sprite writes

Web Name: sprite writes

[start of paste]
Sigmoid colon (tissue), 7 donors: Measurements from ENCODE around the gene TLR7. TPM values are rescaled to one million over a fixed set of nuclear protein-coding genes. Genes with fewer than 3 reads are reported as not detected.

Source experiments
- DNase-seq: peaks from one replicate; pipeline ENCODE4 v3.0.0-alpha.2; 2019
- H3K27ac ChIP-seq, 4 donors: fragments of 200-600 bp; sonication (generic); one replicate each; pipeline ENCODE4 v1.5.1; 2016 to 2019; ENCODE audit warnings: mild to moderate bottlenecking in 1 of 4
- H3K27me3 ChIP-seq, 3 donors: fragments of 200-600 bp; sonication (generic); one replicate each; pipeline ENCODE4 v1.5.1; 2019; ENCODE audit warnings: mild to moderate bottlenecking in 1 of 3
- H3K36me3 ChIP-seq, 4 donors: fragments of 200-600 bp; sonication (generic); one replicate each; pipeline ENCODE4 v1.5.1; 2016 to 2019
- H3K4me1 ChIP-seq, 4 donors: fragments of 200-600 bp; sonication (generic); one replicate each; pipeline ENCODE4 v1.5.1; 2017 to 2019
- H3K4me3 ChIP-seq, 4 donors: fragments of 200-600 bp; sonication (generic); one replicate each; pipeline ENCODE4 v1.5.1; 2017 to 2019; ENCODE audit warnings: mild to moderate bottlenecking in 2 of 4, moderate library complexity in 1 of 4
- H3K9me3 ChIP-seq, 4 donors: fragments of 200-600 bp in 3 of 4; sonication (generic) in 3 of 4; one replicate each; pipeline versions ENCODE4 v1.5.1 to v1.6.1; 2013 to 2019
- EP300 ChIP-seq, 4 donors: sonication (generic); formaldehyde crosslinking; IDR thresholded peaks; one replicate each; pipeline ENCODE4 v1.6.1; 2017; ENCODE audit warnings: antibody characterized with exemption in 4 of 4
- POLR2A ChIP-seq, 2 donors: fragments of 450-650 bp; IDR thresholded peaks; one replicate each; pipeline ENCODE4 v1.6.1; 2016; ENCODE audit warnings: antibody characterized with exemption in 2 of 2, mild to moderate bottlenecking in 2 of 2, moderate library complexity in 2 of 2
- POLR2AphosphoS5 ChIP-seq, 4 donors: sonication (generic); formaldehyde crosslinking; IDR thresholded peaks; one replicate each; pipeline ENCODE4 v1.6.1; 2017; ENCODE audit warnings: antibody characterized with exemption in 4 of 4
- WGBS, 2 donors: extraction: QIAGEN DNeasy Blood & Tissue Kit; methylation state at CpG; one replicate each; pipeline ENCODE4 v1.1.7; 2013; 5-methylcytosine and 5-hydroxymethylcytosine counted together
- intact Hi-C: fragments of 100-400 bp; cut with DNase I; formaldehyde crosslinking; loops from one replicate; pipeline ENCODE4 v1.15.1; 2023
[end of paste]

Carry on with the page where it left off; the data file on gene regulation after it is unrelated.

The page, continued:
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Olivia Macaron3270 M St., N.W.Saturday, Oct. 17, eveningConditions: Clear and coolAgain, a later start than I d hoped for meant I had to improvise a stop.First stop was the garden, where I picked tomatoes and herbs and mourned the loss of the big pepper I d been hoping would turn red. Possibly a four-legged marauder, but my bet would be on the two-legged variety.Second stop was Bridge Street Books, D.C. s oldest indie bookshop. I was looking for two books of poetry by local authors, and their selection tends to be the deepest. They had neither, so I ordered one and bought a book in translation (another of their specialties) that The New York Times described as an oddball fairy tale. I took a jaunt up the Capital Crescent for a short way, but it was getting toward sundown and I didn t want to be on the trail alone past dusk. So I turned around at the first connection to the C O Canal Towpath and headed back to Georgetown.I decided to finally visit Olivia Macaron, a specialty shop tucked into the side of the Georgetown mall next to what used to be Dean Deluca. It s been there seven years, but I d never bothered to visit, because a) there are other macaron shops in D.C. I like and b) if I m on M, there are usually baked good shops I d rather visit. Welcome to pandemic times when everything good is closed and everything open has crazy lines.I am pleased to report that should you be hankering for a macaron, Olivia s is perfectly nice. I d long assumed it was an outpost of a New York shop/chain, but it turns out that it s an independent shop. (Check out their blog for adorable Halloween macaron hacks.) Because it was late, they had a limited supply of cookies left, so I took the recommendation of the clerk.I had a cup of Earl Grey tea and a honey lavender macaron, which I consumed on a bench in front of a closed bike shop on a nearby street because there is no bike parking by the mall or on that busiest stretch of M Street. The cookie and tea were good, but there were too many passersby with poor mask skills, so I don t think I ll be back to Georgetown on a Saturday evening anytime soon.My final stop of the night was an impromptu one. As I was biking home, I realized that the Kings of Rock Creek, a local band was performing an outdoor show in Rose Park. I d heard their music wafting over to the garden sometimes in the summer and passed by some of their corner store concerts en route to other places, but this was the first time I really had nowhere else to be. So I needed to be there. It felt so normal to be outside listening to a show (albeit in the chilly October air), and the two bands played a fun mix of their own songs and covers. They shared they have two more shows this month, so I now know where I ll be the next two Saturday nights.Mileage: 4.65 miles I took today off as a personal day and headed out to Shenandoah National Park to catch some fall foliage. It ended up being a beautiful autumn day (instead of full of rain, the way the forecast predicted), culminating at the area called Big Meadow just as the setting sun blanketed it in rosy light. Expect photos over the weekend.And I still have two whole gorgeous days left of weekend!I m planning on making a couple of Coffeeneuring bike rides and spending time at the garden (I picked the last cucumber midweek, but didn t pull up the vine. I m also trying to trim back the tomato vines each week with the hopes of pouring life energy to the green tomatoes that remain. It also just seems like a great weekend to sit and read and knit outside.I ll go to the farmers market on Sunday, but I don t know that I particularly need a whole lot. I hadn t expected to spend most of October solo, so my shopping before Rudi left ran towards two people eating, one of whom actually enjoyed cooking things. Maybe I ll try thumbing through my cookbooks (just because I don t like to cook doesn t mean I don t like to be able to point others toward what I want to eat) and do a little meal planning. That might help me avoid the dinner of takeout french fries and peanut butter cups (protein!) I had one night this week. I have a couple heads of broccoli that could be turned into a quiche, for instance. I could also bake a pie with some of my apples.Rudi and I got one of the Halloween strands of lights up the weekend he bought them, but left the others to work on later. This seems like a good later, particularly since it s dark by 7 now.With Rudi gone for a while, it is left to the person remaining in the Burrow to clean and organize it. I m going to get started with that this weekend. Part of that cleaning definitely includes several loads of laundry.And I m also going to get some more postcards out to voters in swing states. Realistically, this might be the last weekend that s a feasible activity.Finally, I d definitely like to catch up with a friend or two, be it in person or over the phone.What s on your weekend to-do list? Three beautiful things from my past week:1. Rudi has gone out to Salt Lake for the foreseeable future. I miss him, but I think it will be good for both him and his mom. I m glad that he had the flexibility to be able to go.2. After hitting four stores over three days in search of bathroom cleaner and finding only empty shelves, I stop at the local mom pop, where their shelves are full. They also had baking supplies back in the spring, so I must remember to hit them up earlier in my hunt.3. I had pre-ordered cinnamon buns to pick up at Sunday s market before we knew Rudi would be gone, which meant I had four to eat over the week, rather than just Sunday and Monday breakfast.How about you? What s been beautiful in your world lately? Here s today s library haul and half a pair of Halloween socks. (Ends are woven in but not trimmed on sock #1 and the stitch marker is still hanging out there for safe keeping.)I believe The Resisters is about dystopian feminist baseball, and How Rory Thorne Destroyed the Multiverse is described as Princess Leia meets The Princess Bride. Who wouldn t want to read that?!Head over to As Kat Knits to see what else is going on with crafters who read and readers who craft! Like everyone else, I m tired of this pandemic. I am not unique in this, although I confess that my coping mechanisms feel a little frayed at this point and I am PMsing, so everything feels super urgent and extreme.Some of the members of my volleyball team emailed today. Our league is starting up an outdoor Sunday afternoon series (with a deadline to sign up of tomorrow), and they proposed we join with the caveat that we, at least, wear masks (the official rules say you just have to wear them if you re on the sideline) and that if it seemed like people were idiots we could just walk away.I want to join them for this so badly. They were a big part of my social network prior to the pandemic, with a year s worth of weekly games and nights at bars under our belts. Plus, I m just not getting as much outside time or exercise as I should, and I m suffering for it. And with Rudi gone at his mom s for the foreseeable future, my bubble shrinks to one person who I see occasionally and that seems like a problem.Plus, there s the possibility that we have to move out and take care of his mom and then this becomes my last chance. (There is at least an equal chance that we stay here and find some alternative care situation out there, so take that as you will.)However, I don t think I should play. Cases in D.C. have doubled in the last month. (Honestly, I don t know how much of that can be traced to federal leaders behaving irresponsibly or to an uptick in college students with off-campus housing returning to the area or to just normal increases with the cooling weather.) People exercising seem to be among the worst violators of the mask rule, and I don t anticipate that volleyballers would be any better, particularly as it s a segment of the population that skews younger.I m not at particular risk and I ve been super careful up to this point always wearing a mask, not traveling, keeping my indoor public time to a minimum in part so that if our family, who are in higher risk categories, had sudden health issues I could get to them without feeling particularly worried I d make things worse. Plus, there s the financial angle to consider. If we as a group or individually do decide that it s not a good idea and it s too much risk, then that s a bunch of money essentially lost (urban team sports are a rip-off). And with only one income supporting us now in two cities, I simply can t justify throwing money away. Signing up would be a luxury; if it s one I ll benefit from, then it s worth it, otherwise it s a waste.So there you have it: want vs. should in a late-night incoherent rambling. Today s Top Ten Tuesday from That Artsy Reader Girl asks us to consider super long book titles. Did you know that according to this article, fiction titles should have no more than five words in it and non-fiction no more than ten, including any subtitle.That sounds silly. But it may not be wholly inaccurate if my own Goodreads list is any indication.Anyway, here are ten books I ve enjoyed that have many more words than a successful titles should:The Guernsey Literary and Potato Peel Pie Society by Mary Ann Shaffer and Annie Barrows This one has so many words I often wonder if I ve gotten them all in or if a few extra have snuck in under the radar. I imagine it s like a large family; it takes you a while to ascertain that everyone in a room belongs there.Crazy 08: How a Cast of Cranks, Rogues, Boneheads, and Magnates Created the Greatest Year in Baseball History by Cait Murphy I loved this book about baseball at the turn of the 20th century.The Woman Who Smashed Codes: A True Story of Love, Spies, and the Unlikely Heroine who Outwitted America s Enemies by Jason Fagone Elizebeth Smith Friedman s story is brought to light.Look Both Ways: A Tale Told in Ten Blocks by Jason Reynolds Reynolds tells the story of ten middle-schooler s trips home from school.From the Mixed-Up Files of Mrs. Basil E. Frankweiler by E.L. Konigsburg A classic!Vivian Apple at the End of the World by Katie Coyle I was reading this book and its sequel just before the 2016 election and the fact that real life didn t get the kick-ass feminist ending this pair of novels did just about ruined me.Fried Green Tomatoes at the Whistle Stop Cafe by Fannie Flagg I feel like so many of us came to this novel through the movie that we forget that s an abbreviated title.Tristan Strong Punches a Hole in the Sky by Kwame Mbalia A recent favorite based on African and Black folklore and mythology.The Penderwicks: A Summer Tale of Four Sisters, Two Rabbits, and a Very Interesting Boy by Jeanne Birdsall I found this book old-fashioned and charming.The Girl Who Circumnavigated Fairyland in a Ship of Her Own Making by M. Catherynne Valente Kudos to Valente for getting all these words in without the need for a colon! I should really track down the second book in this middle-grade fantasy series.How about you? Do you think the length of a book title matters? Are you inclined to forget a book s title if it goes on for too long?